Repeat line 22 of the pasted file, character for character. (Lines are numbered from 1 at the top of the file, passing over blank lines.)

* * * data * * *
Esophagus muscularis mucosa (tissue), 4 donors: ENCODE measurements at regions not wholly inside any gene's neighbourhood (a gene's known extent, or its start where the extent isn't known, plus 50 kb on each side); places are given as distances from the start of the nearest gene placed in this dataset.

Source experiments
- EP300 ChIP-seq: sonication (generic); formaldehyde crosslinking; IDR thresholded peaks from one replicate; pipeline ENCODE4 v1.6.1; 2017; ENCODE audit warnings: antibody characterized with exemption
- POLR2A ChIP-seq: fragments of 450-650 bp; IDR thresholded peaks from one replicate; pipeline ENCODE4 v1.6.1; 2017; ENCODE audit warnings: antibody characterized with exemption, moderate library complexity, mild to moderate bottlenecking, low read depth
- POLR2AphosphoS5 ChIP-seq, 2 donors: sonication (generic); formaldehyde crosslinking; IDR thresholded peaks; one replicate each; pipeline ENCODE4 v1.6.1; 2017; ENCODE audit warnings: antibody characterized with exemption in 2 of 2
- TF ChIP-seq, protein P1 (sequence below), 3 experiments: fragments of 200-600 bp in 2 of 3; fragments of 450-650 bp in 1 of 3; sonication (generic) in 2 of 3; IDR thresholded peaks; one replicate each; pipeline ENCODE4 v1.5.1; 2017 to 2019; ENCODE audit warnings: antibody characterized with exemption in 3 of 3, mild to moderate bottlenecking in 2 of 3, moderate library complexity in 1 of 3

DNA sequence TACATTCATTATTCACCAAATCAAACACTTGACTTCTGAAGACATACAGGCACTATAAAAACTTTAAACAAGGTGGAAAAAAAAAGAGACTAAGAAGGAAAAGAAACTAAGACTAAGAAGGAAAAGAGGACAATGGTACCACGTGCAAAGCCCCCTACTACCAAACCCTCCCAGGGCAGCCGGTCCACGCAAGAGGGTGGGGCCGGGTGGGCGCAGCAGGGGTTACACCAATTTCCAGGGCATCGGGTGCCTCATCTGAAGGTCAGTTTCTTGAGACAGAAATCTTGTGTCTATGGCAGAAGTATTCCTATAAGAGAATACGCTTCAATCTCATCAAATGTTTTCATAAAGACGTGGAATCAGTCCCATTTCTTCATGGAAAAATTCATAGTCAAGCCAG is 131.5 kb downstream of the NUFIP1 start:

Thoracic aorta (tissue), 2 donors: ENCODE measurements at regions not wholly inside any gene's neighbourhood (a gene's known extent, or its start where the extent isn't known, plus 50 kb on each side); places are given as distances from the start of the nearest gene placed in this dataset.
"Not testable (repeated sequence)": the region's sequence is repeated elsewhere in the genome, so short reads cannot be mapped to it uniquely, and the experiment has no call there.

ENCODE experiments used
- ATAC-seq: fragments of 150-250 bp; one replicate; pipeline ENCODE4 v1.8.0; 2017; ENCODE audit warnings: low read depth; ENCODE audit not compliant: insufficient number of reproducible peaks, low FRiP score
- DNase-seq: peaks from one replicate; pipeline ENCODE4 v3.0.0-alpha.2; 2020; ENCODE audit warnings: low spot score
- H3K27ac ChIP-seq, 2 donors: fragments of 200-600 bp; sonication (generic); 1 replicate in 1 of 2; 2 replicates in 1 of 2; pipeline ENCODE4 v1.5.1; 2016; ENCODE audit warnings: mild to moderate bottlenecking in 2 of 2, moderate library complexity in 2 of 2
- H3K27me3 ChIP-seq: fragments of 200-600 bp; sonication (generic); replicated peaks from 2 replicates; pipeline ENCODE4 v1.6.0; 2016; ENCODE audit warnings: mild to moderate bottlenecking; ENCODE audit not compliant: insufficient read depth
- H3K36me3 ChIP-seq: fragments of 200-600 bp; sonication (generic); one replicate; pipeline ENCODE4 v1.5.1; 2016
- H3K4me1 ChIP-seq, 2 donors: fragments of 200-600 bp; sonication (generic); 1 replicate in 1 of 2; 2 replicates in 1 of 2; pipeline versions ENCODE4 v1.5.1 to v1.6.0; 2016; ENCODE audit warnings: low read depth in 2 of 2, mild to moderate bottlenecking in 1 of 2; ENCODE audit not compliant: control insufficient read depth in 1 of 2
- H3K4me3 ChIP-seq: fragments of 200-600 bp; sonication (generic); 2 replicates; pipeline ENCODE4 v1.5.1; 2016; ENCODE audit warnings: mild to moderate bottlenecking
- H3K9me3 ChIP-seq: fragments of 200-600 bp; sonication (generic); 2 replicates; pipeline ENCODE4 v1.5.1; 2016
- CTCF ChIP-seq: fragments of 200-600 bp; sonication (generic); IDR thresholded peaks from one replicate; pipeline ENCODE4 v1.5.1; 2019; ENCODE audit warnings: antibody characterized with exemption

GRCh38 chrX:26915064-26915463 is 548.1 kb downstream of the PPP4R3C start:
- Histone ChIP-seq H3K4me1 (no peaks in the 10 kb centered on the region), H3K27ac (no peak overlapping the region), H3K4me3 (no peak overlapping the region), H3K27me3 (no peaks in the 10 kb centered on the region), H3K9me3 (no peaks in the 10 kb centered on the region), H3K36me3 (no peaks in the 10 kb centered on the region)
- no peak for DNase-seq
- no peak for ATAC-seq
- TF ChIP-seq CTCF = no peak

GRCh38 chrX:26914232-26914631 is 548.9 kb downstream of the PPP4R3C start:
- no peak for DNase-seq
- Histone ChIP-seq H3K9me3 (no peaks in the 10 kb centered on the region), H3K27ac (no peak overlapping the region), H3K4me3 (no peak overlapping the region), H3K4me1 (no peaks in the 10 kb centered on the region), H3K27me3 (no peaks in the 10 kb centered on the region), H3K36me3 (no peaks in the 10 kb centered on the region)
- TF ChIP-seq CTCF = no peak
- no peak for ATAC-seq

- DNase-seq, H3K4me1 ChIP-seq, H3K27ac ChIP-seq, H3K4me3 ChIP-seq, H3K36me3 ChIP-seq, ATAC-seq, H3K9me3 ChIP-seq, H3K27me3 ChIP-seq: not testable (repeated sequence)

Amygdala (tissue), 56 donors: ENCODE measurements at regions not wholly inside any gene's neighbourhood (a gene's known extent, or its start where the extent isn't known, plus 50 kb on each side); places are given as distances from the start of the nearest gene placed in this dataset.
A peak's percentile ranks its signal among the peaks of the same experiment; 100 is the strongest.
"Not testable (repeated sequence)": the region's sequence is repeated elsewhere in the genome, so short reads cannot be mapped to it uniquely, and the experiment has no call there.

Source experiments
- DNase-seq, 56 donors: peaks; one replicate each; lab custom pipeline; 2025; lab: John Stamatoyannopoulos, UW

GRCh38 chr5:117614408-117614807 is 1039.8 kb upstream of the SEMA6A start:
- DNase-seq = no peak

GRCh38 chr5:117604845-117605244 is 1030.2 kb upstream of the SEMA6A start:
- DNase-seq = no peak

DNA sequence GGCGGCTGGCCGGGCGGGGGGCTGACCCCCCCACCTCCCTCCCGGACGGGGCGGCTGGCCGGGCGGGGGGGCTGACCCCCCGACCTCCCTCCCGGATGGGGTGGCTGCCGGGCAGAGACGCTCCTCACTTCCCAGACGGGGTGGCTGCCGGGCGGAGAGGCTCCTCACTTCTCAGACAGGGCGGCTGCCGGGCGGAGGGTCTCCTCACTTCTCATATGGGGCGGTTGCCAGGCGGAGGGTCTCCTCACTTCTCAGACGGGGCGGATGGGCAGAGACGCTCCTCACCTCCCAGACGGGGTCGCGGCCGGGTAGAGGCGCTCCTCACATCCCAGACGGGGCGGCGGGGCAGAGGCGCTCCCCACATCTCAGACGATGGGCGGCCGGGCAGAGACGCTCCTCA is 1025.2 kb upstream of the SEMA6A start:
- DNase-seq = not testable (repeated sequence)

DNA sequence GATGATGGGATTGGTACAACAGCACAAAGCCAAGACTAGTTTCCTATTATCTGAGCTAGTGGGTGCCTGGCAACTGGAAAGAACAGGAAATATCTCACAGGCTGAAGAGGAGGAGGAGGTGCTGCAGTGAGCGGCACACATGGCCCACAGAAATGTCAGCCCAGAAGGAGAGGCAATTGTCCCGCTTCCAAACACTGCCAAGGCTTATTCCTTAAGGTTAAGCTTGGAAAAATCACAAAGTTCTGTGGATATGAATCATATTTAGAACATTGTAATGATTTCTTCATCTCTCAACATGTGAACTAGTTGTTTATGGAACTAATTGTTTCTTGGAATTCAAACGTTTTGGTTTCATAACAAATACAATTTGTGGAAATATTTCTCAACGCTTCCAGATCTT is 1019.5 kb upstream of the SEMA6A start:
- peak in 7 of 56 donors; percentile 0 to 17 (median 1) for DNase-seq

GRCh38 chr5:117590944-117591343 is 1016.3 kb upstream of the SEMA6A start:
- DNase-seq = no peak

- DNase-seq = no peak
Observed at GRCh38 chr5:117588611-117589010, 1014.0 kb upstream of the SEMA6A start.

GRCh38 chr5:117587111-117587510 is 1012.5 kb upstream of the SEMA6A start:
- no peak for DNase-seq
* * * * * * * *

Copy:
- no peak for DNase-seq